On segmenting SA


I just discovered that there is in fact a proper HTML text of the FGS edition. Since I don’t have flash, when I go say here it gives me this error:

Sorry,need flash player. Get Adobe Flash Player it’s possible to view a simplified version of the book on any device, or you can view the mobile version here

Both of those links are broken, but it does suggest that an HTML version exists. So I tried using the search, and I found that that way I could get results in HTML. It appears as a popup <div>, charmingly styled to look like a window in XP! There’s no URL for the search result, so it’s still not particularly accessible, but at least we know there’s something there.


I’m maintaining the master XML of Yinshun Agama, but it is not publicly available.
right now it is in TEI P5 format but the apparatus is inline, like this: (Taisho SA sutra 203)

<num type=“雜含會編經號” n="254">二五四</num><num type=“大正藏雜含經號” n=“203”>(二〇三)</num></p>
<p>如是我聞:一時,佛住<choice><sic>毗</sic><corr resp="厚觀法師 周怡曄">毘</corr></choice>舍離耆婆拘摩羅藥師菴羅園。爾時,世尊告諸比丘:「若有比丘能

i’m thinking of converting to <anchor> with apparatus section like CBETA .


I have the text converted from Foguang Tripitaka CDROM, I can share with you for non commercial use.


Thanks for this, and apologies for my late reply.

I wonder about what the copyright status is of this type of text, though? Are ancient texts not automatically in the public domain?

For example, some organizations try to lay claims on the Taisho Tripitaka, or even CBETA. But all new canons are simply based on public domain texts from older canons, with some punctuation and spacing added or revised…?


Taisho and FGS Tripitaka claim for plate rights (layout, page number, etc).
which means reprint is prohibited without permission.
According to Taiwan copyright law, plate rights for ancient text (author passed away for more than 50 years) is 10 years.

you can get from , I only keep the core agama text, preface and appendix are removed. Please fork and watch it if you want to build anything on top of it as I am going to change it in near future.


Now that I have the Yinshun version on hand (which I got from here), this might actually be possible in the future. I’ll be cross-referencing the Yinshin and Taisho versions to perhaps make it possible to view either on Dharma Pearls. Even if I don’t go that far, I’ll need to do it just for my own reference, so I’ll bake it into my data files.


Excellent, I’m glad you found this discussion.

Ooh, there’s lots of good stuff on Yap’s repo, I’ll have to check it out.


This html version is also useful in a pinch. The Taisho sutra numbers are the one’s in parentheses, and the abbreviated sutras that the Taisho skipped are numbered, which is how Yinshun ended up with over 10,000. I’ll be implementing a numbering system like SA1.1 etc on my site with these other numbering systems in the data files for reference.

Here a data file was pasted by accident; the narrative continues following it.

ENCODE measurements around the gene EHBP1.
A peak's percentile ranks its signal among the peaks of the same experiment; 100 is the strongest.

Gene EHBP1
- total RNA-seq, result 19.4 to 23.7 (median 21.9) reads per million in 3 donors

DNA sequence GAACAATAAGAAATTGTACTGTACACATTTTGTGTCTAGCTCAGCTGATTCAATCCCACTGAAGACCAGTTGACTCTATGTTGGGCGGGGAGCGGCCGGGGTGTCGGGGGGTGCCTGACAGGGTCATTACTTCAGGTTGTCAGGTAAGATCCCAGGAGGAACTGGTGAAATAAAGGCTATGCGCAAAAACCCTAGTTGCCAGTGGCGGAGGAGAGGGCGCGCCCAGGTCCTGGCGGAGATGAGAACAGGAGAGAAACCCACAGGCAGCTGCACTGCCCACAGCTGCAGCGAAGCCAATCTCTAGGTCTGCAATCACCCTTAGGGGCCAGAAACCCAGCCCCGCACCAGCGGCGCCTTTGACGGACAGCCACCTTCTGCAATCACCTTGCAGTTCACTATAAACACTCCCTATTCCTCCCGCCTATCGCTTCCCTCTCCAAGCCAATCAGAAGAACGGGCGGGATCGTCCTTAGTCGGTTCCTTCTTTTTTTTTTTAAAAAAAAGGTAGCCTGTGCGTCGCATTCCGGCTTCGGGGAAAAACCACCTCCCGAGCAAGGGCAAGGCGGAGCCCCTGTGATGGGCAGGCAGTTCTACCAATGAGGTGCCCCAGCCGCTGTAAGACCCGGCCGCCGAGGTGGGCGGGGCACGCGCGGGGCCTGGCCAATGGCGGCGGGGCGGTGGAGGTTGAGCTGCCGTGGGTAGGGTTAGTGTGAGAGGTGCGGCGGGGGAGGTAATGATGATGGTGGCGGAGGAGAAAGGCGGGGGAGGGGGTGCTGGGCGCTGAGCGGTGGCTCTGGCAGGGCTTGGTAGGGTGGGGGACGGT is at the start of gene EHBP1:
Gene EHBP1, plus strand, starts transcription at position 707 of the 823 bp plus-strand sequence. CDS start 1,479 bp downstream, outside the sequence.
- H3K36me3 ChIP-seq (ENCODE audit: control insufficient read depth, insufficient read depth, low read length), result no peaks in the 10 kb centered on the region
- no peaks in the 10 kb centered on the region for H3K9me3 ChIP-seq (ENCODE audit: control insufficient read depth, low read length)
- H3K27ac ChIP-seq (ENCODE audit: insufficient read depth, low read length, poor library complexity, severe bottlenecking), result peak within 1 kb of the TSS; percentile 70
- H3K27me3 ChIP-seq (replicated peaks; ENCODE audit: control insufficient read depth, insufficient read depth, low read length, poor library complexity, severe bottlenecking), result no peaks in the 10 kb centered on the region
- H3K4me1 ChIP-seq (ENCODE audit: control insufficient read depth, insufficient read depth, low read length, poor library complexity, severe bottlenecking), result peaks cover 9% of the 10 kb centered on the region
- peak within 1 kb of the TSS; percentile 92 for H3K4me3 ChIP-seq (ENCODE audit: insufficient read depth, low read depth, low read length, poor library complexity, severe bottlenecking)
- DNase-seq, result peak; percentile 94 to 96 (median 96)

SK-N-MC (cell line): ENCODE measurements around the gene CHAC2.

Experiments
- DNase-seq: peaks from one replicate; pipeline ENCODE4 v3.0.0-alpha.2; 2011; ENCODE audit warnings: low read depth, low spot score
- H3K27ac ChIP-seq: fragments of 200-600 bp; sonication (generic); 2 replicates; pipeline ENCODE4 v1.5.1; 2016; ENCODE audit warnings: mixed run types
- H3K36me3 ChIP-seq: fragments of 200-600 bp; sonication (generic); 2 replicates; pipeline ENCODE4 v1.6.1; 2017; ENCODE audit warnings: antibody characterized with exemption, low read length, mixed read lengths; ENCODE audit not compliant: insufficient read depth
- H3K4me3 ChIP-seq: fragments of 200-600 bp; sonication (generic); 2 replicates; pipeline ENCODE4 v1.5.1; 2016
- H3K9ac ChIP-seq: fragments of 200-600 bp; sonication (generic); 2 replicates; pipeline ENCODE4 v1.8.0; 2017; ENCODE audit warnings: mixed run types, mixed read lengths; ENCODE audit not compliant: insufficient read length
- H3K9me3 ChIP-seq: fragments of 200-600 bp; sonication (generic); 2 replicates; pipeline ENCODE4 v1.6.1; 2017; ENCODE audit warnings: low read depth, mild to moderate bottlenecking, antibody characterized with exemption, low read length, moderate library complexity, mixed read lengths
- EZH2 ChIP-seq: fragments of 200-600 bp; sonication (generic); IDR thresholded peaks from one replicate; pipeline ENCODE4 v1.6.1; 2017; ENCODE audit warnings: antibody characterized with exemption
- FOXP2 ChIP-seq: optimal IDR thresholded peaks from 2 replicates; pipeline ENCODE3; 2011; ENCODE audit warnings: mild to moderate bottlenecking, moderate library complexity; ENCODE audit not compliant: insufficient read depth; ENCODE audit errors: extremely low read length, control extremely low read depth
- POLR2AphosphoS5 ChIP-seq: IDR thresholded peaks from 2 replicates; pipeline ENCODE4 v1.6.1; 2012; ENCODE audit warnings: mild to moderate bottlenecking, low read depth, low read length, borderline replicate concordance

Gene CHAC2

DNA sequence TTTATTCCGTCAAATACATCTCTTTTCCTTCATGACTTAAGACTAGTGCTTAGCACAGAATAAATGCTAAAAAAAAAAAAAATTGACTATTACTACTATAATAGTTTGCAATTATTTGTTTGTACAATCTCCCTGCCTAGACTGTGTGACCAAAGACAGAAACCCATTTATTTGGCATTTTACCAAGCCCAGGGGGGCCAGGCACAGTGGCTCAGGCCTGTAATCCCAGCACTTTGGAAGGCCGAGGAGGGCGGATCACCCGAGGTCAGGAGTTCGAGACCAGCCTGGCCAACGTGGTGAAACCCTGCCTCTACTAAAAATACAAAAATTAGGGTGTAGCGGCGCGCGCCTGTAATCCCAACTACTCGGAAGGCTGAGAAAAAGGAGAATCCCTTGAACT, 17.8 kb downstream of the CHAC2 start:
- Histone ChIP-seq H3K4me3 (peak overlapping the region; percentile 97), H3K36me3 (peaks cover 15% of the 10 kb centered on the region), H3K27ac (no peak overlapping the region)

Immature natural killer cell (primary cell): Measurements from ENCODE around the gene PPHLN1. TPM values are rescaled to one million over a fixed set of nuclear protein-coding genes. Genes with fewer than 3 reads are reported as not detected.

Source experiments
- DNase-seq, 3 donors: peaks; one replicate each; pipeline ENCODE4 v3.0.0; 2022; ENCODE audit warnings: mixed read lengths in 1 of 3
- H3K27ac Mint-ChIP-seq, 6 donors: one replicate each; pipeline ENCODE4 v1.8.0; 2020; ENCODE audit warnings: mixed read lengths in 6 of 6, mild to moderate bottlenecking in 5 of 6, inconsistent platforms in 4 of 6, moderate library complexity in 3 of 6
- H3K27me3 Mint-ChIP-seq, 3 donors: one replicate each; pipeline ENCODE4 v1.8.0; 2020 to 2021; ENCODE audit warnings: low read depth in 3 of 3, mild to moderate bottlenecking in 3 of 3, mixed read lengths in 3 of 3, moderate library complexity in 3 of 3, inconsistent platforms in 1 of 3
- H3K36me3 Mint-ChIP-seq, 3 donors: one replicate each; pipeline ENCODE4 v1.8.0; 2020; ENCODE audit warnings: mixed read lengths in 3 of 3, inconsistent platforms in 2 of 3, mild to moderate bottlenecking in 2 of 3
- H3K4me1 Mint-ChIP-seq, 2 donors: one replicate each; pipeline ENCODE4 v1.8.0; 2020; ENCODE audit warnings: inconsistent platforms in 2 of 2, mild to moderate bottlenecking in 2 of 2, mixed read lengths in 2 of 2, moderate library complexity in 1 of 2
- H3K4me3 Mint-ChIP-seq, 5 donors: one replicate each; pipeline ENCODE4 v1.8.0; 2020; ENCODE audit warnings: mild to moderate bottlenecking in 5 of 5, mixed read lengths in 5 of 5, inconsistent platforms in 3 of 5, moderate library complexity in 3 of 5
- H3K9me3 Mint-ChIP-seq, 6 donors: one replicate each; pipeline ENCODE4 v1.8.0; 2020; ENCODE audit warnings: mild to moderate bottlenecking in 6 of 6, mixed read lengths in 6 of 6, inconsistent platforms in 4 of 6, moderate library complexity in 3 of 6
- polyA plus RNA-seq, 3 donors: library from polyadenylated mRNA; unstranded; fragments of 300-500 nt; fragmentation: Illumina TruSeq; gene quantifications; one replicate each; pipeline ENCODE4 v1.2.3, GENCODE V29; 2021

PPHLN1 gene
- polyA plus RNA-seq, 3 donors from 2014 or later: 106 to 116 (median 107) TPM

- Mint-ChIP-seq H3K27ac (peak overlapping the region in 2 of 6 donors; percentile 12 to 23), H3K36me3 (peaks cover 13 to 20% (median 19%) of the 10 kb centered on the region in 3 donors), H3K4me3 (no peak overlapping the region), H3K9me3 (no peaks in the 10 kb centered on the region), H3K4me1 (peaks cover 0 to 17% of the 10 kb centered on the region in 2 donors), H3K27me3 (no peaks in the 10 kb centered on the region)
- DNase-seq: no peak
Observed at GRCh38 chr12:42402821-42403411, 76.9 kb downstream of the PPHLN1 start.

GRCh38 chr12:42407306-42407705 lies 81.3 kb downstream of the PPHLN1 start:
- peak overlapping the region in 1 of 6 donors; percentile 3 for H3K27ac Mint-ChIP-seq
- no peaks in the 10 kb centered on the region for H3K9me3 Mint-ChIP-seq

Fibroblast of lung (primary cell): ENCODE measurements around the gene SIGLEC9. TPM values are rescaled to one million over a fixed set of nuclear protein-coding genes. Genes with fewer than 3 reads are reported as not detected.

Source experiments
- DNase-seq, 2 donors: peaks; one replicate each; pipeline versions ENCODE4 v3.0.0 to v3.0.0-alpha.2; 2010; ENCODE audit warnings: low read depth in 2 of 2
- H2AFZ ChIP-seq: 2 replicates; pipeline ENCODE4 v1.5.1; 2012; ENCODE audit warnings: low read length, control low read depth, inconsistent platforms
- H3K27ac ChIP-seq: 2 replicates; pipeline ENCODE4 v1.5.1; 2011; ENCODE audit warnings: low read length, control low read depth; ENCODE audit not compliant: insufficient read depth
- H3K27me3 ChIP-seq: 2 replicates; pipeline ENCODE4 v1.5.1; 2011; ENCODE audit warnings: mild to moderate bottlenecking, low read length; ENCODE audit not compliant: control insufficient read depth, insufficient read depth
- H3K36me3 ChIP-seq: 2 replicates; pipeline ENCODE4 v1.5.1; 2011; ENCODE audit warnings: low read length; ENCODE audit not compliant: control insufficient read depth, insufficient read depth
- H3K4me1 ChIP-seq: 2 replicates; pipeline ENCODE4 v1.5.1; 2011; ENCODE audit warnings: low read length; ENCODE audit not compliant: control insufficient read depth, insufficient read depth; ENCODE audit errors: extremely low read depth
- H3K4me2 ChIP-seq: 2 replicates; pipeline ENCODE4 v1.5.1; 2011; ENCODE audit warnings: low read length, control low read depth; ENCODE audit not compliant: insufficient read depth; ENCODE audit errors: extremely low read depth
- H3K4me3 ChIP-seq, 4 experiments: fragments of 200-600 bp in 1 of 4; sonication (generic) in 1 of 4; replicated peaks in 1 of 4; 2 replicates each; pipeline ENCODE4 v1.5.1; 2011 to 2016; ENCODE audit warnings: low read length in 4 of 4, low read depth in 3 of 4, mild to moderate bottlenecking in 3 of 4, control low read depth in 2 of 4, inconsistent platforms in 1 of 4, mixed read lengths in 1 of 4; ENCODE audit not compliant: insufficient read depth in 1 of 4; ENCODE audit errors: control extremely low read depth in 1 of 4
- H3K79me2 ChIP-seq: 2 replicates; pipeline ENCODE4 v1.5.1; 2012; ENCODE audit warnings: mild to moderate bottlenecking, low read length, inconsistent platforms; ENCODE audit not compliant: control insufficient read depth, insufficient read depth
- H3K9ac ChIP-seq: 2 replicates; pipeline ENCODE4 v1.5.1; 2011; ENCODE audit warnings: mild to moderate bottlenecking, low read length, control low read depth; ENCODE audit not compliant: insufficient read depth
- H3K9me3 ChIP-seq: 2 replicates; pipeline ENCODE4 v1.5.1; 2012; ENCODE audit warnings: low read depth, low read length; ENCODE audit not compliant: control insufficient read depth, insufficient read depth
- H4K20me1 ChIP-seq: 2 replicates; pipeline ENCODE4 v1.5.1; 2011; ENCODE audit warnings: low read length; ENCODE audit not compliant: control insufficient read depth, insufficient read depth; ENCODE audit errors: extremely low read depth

According to Kokuyaku Issaikyoo, the number of SA discourses is 13444 (see Choong Mun-keat, Fundamental Teachings of Early Buddhism, p. 17, n.2).


It probably depends on how exactly you interpret some of the abbreviated sutra descriptions. It’s not like the Pali, rather there are just comments indicating the extra texts (E.g. “Like this sutra above, substitute x, y, z for a.”). It can be less than obvious how many total sutras you end up with sometimes.


I think what I’ll do is input the different numbering systems into the Excel sheet that I had already created to track Pali parallels to the Taisho text. Once I have it all laid out with Yinshun’s 51 samyuktas, I’ll upload it somewhere and post a link.


If anyone is curious about how we end up with 13,000+ sutras, here it is: SA.174-186 have between a couple thousand and a couple hundred variants each. It was a little humorous. I was going along, 2/3 done with the data entry, and it was still only in the 1800s for Yinshun’s count. Then I hit 174, which has almost 3,000 variants by itself. I took Yinshun’s word for it: I think there’s a several different passage variations in different combinations.



I wonder if the extra numbers as compared to the Pali signifies lateness, or whether if you looked closer we might find the Pali can be expanded just as much; it wouldn’t take a lot, a few extra rounds of permutations.


That’s a good question. It’s an anomaly compared to the rest of the Samyukta. I think the most variants any other sutra had was maybe 100, most were between 1 and 50.

It reminds of the time I sat down and surveyed the Satasahasrika Prajnaparamita Sutra a couple years ago. It’s the largest expansion of the Astasahasrika. There’s one chapter in Xuanzang’s translation that goes on for 100 fascicles that’s like that: Just a long set of endless permutations listed out of the same formula. That one chapter is 1/4 of the whole thing.

I’m going to clean up the spreadsheet and see if I can’t finish adding some of the parallels to it, but I’ll post a link to it soon. With the data filters, you can easily switch between the Taisho and Yinshun order and use it to present the reconstruction on SuttaCentral.